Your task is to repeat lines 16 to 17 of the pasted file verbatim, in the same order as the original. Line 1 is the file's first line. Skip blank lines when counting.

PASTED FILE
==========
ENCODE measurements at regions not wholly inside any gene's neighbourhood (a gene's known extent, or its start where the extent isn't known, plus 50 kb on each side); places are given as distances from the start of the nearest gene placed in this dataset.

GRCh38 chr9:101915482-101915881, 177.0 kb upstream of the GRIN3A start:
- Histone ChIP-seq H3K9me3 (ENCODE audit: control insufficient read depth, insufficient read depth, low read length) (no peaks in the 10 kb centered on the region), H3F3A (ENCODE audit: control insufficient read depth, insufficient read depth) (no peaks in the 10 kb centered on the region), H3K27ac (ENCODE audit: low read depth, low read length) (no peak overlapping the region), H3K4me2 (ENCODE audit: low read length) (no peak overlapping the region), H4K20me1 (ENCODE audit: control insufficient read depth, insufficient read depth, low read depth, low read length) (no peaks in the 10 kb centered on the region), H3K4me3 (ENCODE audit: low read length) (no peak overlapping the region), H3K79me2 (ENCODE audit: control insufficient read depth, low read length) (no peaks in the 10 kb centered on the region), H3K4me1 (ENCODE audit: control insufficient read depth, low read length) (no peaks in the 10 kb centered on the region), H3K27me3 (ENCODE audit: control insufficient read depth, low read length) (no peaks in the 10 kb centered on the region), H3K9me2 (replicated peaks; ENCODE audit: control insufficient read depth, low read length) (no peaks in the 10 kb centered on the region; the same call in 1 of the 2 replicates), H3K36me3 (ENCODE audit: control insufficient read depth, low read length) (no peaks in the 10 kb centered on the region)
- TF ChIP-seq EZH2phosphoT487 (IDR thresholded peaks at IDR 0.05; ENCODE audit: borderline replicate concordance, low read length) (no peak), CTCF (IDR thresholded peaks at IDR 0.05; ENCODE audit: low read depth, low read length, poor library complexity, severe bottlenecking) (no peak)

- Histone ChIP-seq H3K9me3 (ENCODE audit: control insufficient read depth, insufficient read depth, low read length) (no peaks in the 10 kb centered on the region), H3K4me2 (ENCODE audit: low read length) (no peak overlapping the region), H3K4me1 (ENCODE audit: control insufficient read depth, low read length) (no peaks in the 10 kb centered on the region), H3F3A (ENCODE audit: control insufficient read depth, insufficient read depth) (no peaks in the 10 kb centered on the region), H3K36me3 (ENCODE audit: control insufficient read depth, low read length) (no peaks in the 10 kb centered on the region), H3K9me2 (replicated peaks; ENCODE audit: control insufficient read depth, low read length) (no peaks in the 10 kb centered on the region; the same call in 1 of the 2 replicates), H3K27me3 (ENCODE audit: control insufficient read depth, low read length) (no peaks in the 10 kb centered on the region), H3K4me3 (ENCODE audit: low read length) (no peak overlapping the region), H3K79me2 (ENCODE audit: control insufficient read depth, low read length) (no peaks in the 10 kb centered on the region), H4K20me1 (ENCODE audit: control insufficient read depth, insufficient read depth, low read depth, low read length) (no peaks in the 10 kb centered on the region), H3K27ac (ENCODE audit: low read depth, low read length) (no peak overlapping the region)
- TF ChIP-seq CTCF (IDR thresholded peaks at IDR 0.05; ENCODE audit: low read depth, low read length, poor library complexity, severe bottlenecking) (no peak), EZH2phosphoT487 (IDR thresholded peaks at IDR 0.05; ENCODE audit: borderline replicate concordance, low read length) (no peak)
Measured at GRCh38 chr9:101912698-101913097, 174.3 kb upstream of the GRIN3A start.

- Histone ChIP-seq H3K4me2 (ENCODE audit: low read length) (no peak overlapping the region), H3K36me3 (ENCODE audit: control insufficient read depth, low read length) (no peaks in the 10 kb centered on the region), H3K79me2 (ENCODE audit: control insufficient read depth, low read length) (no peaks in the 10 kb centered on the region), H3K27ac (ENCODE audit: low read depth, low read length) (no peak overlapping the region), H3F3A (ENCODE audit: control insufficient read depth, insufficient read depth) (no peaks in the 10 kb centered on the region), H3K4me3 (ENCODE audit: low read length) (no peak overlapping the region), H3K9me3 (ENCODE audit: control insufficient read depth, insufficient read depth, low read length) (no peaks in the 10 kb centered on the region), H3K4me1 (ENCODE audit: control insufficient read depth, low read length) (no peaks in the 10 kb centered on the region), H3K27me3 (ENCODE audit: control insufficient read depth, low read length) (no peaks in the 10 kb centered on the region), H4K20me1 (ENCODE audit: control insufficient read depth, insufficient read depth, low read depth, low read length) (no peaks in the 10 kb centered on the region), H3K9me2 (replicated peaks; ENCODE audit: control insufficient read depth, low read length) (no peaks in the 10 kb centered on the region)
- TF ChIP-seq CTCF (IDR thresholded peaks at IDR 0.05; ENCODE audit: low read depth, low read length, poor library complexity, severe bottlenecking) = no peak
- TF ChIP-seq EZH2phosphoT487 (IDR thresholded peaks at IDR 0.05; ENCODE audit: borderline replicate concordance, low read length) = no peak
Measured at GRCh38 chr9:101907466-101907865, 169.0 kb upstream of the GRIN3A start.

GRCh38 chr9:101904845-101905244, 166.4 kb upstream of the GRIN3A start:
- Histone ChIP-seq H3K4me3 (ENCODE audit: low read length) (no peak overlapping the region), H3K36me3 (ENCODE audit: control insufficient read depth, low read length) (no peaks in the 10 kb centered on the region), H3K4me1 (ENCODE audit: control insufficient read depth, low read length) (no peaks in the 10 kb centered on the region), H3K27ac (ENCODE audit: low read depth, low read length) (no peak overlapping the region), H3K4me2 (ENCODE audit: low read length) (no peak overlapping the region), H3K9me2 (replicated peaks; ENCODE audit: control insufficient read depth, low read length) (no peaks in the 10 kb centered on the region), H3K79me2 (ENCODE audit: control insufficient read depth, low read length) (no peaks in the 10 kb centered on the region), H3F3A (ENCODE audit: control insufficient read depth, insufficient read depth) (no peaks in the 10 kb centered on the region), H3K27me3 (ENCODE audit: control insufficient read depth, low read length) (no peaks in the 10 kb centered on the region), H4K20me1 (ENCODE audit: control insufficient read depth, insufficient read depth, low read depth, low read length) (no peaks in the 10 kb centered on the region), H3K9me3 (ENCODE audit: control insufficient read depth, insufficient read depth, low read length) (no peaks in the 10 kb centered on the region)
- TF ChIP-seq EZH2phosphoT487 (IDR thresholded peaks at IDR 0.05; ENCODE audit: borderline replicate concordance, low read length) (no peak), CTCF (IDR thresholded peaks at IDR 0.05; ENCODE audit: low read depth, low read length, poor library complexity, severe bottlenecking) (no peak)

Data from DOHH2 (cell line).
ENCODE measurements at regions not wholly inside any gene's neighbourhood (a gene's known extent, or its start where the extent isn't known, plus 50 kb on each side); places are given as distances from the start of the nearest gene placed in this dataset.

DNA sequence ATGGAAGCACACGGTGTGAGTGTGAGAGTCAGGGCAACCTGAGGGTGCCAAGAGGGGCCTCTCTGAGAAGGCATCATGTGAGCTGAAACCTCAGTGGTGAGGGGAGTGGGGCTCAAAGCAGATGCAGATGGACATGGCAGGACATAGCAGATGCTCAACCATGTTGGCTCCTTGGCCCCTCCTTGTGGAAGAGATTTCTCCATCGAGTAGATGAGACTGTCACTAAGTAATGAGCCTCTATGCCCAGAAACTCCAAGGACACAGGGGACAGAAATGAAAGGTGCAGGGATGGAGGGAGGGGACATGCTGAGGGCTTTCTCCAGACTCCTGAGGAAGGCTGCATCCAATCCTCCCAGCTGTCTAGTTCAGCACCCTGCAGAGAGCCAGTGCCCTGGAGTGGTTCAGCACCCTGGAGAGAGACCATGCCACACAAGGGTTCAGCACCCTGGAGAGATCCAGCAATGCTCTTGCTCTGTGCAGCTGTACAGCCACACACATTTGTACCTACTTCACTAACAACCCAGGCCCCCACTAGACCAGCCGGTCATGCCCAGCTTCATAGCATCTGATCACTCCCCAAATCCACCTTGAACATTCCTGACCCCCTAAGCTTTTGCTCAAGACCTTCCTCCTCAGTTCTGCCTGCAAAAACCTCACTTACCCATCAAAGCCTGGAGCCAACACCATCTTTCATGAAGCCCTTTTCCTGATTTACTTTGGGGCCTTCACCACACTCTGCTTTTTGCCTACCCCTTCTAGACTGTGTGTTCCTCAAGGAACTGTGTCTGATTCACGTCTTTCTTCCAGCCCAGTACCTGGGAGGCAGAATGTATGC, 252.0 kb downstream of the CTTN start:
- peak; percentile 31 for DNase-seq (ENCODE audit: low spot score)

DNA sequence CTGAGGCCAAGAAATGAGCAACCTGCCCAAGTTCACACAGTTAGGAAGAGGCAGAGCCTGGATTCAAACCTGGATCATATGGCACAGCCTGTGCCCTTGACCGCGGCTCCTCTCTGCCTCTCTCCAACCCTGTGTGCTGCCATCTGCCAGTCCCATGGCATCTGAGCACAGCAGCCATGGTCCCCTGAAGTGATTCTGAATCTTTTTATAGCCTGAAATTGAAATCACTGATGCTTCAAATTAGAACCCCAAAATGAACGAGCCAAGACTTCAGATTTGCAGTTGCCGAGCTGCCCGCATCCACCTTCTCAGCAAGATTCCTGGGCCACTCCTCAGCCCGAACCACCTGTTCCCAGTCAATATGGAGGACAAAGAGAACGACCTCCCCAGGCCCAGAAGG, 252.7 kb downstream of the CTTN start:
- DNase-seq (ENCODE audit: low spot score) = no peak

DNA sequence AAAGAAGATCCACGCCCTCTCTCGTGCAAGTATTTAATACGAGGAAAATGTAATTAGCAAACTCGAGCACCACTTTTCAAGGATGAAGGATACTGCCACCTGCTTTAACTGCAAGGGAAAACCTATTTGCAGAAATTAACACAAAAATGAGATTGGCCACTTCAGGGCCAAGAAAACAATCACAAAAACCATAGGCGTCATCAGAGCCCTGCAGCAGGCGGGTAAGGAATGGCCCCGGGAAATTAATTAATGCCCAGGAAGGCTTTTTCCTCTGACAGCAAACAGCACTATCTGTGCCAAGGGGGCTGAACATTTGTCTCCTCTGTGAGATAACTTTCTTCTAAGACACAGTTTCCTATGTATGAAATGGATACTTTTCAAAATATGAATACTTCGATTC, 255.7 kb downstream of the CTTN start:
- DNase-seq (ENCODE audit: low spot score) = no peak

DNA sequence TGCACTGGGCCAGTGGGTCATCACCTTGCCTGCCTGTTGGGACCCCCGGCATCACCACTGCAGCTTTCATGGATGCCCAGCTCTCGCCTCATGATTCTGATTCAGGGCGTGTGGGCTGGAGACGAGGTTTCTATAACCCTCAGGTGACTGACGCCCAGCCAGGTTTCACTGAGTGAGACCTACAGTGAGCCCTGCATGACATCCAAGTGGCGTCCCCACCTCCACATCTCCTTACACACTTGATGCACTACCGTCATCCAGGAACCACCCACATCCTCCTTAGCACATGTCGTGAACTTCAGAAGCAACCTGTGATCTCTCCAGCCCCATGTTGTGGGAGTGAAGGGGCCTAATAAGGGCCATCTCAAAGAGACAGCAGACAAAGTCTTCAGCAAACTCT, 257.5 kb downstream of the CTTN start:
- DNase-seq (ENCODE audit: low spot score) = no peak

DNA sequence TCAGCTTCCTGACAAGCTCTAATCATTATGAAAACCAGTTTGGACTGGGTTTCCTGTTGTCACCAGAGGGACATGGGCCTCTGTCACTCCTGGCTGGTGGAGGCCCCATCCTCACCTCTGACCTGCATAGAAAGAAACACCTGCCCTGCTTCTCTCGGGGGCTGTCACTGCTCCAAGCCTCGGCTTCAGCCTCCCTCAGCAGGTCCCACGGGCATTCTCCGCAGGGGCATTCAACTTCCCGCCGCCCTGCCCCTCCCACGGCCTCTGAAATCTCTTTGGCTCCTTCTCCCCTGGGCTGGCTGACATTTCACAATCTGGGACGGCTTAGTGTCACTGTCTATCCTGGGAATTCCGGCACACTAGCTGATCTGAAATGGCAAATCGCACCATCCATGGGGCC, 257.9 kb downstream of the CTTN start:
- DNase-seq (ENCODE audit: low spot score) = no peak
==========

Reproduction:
ENCODE measurements at regions not wholly inside any gene's neighbourhood (a gene's known extent, or its start where the extent isn't known, plus 50 kb on each side); places are given as distances from the start of the nearest gene placed in this dataset.

DNA sequence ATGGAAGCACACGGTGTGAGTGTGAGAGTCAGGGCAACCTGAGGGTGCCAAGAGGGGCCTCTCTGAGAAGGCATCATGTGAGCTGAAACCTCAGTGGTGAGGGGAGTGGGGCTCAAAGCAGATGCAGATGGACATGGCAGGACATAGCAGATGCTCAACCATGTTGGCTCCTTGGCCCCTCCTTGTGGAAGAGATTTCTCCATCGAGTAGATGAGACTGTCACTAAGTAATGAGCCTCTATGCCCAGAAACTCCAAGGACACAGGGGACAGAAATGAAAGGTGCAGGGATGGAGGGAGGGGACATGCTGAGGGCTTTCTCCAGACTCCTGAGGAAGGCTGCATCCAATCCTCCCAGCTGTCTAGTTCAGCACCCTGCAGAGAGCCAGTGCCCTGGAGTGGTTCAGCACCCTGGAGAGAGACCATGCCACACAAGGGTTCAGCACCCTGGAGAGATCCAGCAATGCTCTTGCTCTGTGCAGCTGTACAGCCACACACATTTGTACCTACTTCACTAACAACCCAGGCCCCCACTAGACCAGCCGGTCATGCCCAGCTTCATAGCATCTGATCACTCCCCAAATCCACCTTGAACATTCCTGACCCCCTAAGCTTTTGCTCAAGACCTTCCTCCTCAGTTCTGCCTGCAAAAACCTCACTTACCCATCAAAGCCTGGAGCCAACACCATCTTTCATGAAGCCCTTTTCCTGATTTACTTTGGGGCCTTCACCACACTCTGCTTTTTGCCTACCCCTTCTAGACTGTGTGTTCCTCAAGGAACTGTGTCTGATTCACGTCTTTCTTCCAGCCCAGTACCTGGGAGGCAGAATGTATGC, 252.0 kb downstream of the CTTN start: